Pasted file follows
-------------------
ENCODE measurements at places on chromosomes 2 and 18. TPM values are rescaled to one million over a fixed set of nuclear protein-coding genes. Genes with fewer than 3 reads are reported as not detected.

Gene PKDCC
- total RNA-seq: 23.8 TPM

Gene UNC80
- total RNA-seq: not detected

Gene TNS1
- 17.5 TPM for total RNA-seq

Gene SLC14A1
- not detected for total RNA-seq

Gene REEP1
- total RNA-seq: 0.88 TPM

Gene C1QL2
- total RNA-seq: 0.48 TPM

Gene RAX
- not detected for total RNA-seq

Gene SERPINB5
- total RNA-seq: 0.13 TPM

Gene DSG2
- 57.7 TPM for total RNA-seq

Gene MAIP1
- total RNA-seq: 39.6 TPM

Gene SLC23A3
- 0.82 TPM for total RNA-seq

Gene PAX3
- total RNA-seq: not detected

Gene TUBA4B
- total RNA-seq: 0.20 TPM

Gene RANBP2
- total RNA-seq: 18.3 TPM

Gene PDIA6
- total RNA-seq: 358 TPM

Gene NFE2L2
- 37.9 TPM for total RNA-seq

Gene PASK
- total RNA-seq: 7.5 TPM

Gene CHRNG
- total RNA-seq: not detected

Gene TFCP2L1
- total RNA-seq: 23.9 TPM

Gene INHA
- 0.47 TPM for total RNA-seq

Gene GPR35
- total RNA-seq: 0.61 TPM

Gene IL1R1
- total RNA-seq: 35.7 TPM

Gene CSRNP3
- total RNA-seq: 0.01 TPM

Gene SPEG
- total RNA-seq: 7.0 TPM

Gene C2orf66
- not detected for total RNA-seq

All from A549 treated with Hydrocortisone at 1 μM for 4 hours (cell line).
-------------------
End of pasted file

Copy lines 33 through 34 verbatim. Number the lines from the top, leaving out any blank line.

- 37.9 TPM for total RNA-seq

Gene PASK